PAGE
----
It's a bit different here in Florida, at least in our parish. All the Spanish kids are bilingual and speak perfect English. Same goes for people their parents' age, but people older, say the grandparents who have come to join them, speak very little English.

However, they are kind and good people. We have a SAINT in our parish. I just know he is. He's a Spanish man about 70-75 years old, very thin and frail. Don't think he speaks English...maybe he does. When there's Adoration he enters the church on his knees all the way down to the altar, then prays on his knees without moving a muscle for 15-20 minutes. He clutches his prayer book to his chest and prays, sometimes bowing his head, sometimes slightly lifting his hands toward heaven. Then he goes to one of the pews with his worn prayer book and reads his prayers for ages. When I see him I always wish I could pray like he does. His grandchildren bring him to church.

I LOVE to go to the Spanish Mass! The people are always kind and make me feel welcome just as they do at the Masses I went to in Ecuador and Guatemala. With all the immigration going on all over the world, just be thankful that the Spanish are Catholics and not Muslims.

Also the Spanish have GREAT dinners after Mass once a month. For $5 they load your plate up with the most delicious food.

But yes, the Mass book Mary Ann mentioned above should be English first, then Spanish and I'm sure most of the Spanish people would agree. So don't blame them - blame the PC left who do all these things to drive people crazy.

Mary Ann Kreitzer said...

I don't blame the Hispanics, Susan. I blame the policies of the bishops and the politically correct booklet companies. It's all a piece with the liberal music where words of songs have been changed to make the feminists happy and ICEL doing really bad translations of the liturgy and other politically correct nonsense.

I agree that there are many kind and devout Catholics among our Hispanic parishioners. They have some beautiful traditions also that they share with the parish.

Susan Matthiesen said...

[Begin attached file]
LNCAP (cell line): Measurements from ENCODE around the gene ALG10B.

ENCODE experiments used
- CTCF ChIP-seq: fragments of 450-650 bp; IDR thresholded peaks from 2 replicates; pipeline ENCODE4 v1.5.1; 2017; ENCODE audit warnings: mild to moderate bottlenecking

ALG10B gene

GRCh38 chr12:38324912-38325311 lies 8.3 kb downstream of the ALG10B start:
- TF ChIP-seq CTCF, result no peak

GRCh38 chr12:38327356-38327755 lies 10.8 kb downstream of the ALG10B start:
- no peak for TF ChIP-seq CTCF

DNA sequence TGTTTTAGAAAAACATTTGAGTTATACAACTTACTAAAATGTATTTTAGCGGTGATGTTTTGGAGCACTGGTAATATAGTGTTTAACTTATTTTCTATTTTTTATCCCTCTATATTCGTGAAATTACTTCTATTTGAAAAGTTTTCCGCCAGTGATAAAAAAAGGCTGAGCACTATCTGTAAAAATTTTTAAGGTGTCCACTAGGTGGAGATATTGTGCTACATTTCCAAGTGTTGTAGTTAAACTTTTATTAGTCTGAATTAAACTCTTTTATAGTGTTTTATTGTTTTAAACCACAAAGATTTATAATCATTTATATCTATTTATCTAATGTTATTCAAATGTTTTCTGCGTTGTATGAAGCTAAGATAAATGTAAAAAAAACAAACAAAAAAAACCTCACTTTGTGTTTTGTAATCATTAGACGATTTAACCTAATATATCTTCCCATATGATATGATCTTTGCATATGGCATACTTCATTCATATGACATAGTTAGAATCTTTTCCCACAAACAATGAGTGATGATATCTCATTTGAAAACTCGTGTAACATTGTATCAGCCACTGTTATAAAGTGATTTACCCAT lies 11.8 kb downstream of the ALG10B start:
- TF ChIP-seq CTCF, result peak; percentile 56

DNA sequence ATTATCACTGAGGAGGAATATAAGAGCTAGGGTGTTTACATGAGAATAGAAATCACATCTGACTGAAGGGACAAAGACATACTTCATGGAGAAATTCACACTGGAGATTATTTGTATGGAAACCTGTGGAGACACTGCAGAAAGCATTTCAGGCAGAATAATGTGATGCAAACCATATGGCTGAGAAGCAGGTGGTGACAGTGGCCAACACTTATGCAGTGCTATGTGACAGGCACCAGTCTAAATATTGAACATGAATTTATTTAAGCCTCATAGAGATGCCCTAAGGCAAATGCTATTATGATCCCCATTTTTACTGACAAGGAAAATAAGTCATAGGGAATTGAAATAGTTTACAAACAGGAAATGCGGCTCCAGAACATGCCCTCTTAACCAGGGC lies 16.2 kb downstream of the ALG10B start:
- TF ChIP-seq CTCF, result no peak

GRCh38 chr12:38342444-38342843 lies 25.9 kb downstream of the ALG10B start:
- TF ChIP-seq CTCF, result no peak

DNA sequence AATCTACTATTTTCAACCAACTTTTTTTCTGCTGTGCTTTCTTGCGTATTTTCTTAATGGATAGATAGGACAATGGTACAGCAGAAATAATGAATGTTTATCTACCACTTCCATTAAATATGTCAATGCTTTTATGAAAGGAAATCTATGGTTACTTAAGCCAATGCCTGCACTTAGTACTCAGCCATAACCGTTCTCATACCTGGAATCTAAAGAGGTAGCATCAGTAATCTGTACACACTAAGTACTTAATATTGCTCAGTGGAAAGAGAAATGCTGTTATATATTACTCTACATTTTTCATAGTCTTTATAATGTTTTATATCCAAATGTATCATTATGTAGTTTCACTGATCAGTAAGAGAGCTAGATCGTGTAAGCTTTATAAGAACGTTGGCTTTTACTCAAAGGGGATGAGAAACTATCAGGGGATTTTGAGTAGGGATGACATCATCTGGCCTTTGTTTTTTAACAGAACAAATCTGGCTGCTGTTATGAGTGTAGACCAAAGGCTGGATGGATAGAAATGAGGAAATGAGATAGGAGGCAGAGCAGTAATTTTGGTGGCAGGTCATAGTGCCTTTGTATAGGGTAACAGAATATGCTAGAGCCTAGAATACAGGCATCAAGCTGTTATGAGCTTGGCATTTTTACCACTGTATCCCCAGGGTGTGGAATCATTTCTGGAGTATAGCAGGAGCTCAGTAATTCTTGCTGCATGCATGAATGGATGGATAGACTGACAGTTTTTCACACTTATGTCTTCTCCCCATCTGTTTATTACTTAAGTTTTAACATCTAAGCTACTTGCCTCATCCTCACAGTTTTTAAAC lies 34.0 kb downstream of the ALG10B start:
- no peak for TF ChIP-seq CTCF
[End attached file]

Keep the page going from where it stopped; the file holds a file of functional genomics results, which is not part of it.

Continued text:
Talk about liberal music - we had to sing a hymn two Sundays ago called "Come, Sing a Home and Family" which said that Mary was "a dreamer risking life and limb". Since it refers to Mary as a "dreamer" the intimation is that Jesus was an anchor baby.

The song was written in 1994, but was updated in 2002 and again in 2004 which makes me suspect that the original words were changed to fit the agenda of the times.

turkeyridge said...

Simple solution? Attend ONLY traditional Latin masses.

Mary Ann Kreitzer said...

Ah, turkeyridge, that means no daily Mass. It also means eliminating our Sunday brunch with family since the only TLM is in the middle of the day 45 minutes away. Not such a simple solution except for people who either live in an FSSP parish or are willing to dispense with their "daily bread" and travel long distances on Sunday.

Unknown, we have a significant Hispanic population. In fact, we have a Spanish Mass that is well attended. The chicken plants in the area employ large numbers of immigrants (hopefully legal). In fact, I believe they now only hire supervisors who are bi-lingual. That is another peeve to me that one must speak Spanish to have a blue-collar job in one's own country.

Susan Matthiesen said...

Our parish uses hardback missals with years A, B, and C for Sundays, Holy Days and liturgical seasons, in English only.

There are several softcover Spanish Missals - current year only - at the entrance on a shelf if the Spanish want to use them.

Unknown said...

Susan, You need to find a Society of St. Peter parish, if there is one near you! The Catholic Church in FL is in a sad state for the most part and has been for years. Since there are few vocations in the state, most of the priests are retired from or transferred (often for transgressions) from liberal parishes in the northeast. I have wintered in various parts of Florida on both coasts for the past twenty years so I know what I am talking about. I am sure there are exceptions but I have yet to find one.

Susan Matthiesen said...

Thank you Unknown. The beach parishes in Florida are the worst and like you, I have never gone to Mass on either coast where it didn't drive me crazy. Fortunately our Pastor is orthodox and there's also a TLM in a nearby parish.